I am no expert, but I have a few thoughts on the process; and some questions that might help you. Take them with a grain a salt.
• What is the end use of the level?
- Are you just doing a render inside UE4 or do you intend to use this for game play?
I ask because this will impact your level design. Obviously if you are just doing a render your placement of assets is based on lighting and the camera angles you intend to use. If you intend to let players into the level, then before you go laying out the level you should know how the player intends to travel through the world, are they driving a vehicle, flying; does it involve climbing or ledge grabbing etc…
It seems like you are just starting out so I am not sure if you are going to be testing out any gameplay mechanics. If that is your plan though; keep in mind that it is a good idea to “Block Out” your level before finalizing it, so you can test your gameplay mechanics with the flow of your level layout to see if it works well or not. Fully designing your level around any particular game play mechanic(s) without actually testing them might turn out to be a waste of time. Test first, and then decide your level layout.
As far as the process of building your level goes;
This can vary depending on your workflow. In general though, if it was me I would think of level design in terms of layers. As with any art project, typically you build things in layers. You start off with the basic form and layout of your level, and then you add the detail.
•Laying out the basic form includes building the level to suggest where the playing area is and where the player is intended to go. This should be subtle; hinting at the player.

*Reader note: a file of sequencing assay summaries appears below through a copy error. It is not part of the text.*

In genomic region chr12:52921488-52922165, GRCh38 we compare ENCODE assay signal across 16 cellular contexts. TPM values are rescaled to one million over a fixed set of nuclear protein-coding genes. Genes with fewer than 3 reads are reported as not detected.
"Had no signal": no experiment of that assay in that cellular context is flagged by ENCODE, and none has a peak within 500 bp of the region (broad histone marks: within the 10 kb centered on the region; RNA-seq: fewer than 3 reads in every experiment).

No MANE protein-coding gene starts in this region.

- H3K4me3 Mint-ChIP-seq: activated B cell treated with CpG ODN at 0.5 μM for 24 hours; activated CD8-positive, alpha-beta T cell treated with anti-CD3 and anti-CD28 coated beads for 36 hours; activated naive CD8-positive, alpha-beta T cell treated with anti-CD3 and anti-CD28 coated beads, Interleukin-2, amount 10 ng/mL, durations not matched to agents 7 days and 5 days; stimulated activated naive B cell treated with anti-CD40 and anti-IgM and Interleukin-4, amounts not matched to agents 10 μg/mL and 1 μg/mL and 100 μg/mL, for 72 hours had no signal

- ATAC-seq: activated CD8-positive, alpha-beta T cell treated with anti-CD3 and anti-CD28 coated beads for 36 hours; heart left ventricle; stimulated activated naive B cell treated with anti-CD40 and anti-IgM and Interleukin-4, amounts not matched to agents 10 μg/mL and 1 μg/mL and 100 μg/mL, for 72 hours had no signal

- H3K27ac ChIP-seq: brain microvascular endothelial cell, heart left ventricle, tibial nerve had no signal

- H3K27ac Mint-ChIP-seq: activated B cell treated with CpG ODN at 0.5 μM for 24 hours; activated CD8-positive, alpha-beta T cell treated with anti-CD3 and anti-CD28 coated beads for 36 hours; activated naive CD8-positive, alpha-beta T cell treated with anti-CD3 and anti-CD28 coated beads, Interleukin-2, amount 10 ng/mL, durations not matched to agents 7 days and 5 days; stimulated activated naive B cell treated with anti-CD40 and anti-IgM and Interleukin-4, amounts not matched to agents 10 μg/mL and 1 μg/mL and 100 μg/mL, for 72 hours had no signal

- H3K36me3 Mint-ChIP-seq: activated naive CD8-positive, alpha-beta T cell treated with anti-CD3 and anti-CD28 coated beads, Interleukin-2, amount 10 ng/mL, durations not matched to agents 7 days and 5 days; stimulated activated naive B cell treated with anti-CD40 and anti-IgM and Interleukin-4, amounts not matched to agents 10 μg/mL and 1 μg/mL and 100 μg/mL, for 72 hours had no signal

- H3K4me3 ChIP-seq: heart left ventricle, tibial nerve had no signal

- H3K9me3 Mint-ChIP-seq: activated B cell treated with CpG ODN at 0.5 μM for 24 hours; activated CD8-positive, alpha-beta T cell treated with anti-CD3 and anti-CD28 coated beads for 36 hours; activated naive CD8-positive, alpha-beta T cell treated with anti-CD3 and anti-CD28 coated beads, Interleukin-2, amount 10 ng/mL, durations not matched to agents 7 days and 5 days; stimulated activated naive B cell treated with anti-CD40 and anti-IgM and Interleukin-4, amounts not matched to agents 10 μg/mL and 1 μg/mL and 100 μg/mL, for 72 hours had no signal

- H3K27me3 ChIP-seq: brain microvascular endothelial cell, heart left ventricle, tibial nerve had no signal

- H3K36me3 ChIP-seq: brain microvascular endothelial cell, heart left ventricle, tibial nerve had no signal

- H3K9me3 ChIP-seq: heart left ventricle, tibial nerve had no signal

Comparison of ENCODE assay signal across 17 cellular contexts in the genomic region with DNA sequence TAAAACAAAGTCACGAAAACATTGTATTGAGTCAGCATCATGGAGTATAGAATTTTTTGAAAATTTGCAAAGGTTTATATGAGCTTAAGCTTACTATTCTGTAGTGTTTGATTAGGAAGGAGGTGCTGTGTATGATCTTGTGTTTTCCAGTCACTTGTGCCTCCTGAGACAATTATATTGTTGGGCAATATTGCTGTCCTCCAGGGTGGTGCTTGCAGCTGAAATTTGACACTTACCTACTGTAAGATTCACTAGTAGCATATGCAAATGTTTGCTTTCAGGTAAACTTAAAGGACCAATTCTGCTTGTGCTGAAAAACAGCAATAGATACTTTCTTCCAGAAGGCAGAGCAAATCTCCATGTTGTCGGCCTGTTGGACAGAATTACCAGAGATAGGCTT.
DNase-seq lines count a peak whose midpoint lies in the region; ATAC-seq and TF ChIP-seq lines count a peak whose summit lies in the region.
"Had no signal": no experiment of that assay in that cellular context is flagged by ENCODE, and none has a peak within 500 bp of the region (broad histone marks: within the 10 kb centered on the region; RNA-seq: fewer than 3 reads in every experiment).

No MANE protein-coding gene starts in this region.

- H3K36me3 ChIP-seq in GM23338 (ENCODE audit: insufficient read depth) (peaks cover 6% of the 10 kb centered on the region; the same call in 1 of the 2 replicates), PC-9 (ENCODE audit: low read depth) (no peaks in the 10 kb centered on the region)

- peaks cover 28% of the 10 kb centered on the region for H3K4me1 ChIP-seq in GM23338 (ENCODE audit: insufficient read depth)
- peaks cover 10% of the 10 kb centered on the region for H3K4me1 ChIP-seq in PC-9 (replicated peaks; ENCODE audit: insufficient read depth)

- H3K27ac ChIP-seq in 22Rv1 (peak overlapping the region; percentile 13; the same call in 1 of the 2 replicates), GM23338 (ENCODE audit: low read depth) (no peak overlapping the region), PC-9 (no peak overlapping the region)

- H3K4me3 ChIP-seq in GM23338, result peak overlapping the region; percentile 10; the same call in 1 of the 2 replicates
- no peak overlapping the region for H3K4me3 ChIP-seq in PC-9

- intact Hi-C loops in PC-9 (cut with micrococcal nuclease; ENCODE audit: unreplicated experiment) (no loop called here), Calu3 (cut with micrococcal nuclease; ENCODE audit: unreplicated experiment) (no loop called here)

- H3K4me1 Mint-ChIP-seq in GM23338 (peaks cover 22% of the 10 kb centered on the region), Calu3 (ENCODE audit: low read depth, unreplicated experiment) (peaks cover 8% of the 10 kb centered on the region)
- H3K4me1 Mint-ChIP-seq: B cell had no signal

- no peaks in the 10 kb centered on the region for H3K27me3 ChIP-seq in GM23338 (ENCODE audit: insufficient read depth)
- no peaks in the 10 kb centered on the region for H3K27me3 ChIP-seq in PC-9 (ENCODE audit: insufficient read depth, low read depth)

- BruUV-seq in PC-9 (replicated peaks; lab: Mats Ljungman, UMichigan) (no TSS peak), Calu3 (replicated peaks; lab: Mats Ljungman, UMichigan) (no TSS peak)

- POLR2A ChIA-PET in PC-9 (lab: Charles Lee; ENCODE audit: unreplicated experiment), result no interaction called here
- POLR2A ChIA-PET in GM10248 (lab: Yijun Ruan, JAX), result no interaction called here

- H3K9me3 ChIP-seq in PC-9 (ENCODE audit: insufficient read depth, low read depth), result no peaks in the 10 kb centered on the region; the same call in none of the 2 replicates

Next, add the detail.
•Detail can include anything; textures, props, decals, particle systems, audio etc. that bring your level to life. Put in your assets, position and place them as you see fit, and then
add the detail. They call this “set dressing”. Where after you block out your level, you go in and dress it up.
- You could include lighting in this step as well, but I like to make that a whole step in and of itself because of how much work it can turn out to be. It helps to break your work
out into steps. It keeps things manageable and organized.
So to recap my thought process; if you were to think of this process in terms of layers, you would consider layer 1, the blocked out level that determines player boundaries directions. Layer 2 would include dressing the level and adding detail to bring it to life.
These are my general thoughts on the level design process and should be taken with a grain of salt. Perhaps some more experienced than I can comment.